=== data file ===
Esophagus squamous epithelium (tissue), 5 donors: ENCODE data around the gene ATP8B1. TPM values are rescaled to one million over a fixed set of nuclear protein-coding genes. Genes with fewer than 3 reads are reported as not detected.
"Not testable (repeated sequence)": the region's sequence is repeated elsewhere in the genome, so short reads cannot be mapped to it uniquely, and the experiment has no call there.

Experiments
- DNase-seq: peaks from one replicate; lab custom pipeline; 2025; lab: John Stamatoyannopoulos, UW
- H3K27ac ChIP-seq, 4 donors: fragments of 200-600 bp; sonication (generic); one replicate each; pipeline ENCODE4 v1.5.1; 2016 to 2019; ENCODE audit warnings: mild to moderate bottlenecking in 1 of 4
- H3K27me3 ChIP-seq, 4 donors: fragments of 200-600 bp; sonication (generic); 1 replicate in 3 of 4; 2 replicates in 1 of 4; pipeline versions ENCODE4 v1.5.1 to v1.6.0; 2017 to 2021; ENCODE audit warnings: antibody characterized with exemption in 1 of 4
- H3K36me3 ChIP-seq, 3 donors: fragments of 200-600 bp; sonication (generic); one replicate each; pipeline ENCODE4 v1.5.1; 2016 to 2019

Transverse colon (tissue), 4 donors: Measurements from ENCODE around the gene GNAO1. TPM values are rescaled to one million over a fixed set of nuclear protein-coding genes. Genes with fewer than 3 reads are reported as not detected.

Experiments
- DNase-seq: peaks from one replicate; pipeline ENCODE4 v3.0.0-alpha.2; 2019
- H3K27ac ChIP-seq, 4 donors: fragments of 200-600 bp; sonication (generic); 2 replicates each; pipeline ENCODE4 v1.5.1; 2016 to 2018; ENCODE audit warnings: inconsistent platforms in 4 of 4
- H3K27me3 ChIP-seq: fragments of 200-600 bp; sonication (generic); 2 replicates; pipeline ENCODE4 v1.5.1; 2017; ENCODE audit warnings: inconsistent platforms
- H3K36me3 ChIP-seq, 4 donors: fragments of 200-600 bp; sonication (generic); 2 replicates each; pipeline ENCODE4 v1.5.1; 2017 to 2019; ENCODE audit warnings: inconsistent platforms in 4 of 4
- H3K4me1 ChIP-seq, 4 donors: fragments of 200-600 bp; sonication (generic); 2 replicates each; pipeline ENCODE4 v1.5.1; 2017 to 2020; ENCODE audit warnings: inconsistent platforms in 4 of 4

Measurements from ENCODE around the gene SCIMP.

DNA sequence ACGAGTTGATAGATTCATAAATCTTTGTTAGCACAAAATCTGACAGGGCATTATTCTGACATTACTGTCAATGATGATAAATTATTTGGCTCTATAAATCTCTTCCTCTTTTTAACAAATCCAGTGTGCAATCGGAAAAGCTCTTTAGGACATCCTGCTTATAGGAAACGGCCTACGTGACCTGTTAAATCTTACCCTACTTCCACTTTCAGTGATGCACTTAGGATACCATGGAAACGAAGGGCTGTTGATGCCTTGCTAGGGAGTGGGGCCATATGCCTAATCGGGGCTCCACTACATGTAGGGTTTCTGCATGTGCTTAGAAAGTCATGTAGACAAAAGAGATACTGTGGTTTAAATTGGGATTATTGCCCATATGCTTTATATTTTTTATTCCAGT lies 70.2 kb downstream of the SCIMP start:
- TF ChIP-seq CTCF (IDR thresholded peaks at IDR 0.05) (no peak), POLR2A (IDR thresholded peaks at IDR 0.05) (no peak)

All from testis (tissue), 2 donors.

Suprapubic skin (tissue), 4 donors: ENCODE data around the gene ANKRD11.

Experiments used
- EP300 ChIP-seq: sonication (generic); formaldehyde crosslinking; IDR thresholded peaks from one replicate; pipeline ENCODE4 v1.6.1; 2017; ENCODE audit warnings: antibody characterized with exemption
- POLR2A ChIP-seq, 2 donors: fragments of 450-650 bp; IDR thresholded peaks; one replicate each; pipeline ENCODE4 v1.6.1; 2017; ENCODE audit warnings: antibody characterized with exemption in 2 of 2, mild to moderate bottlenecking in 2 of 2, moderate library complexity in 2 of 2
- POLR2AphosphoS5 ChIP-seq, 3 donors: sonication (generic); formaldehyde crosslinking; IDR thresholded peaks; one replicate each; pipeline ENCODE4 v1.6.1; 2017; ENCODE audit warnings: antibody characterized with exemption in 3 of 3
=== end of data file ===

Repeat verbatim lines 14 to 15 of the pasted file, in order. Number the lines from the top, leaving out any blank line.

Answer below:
- H3K4me1 ChIP-seq, 4 donors: fragments of 200-600 bp; sonication (generic); 2 replicates each; pipeline ENCODE4 v1.5.1; 2017 to 2020; ENCODE audit warnings: inconsistent platforms in 4 of 4

Measurements from ENCODE around the gene SCIMP.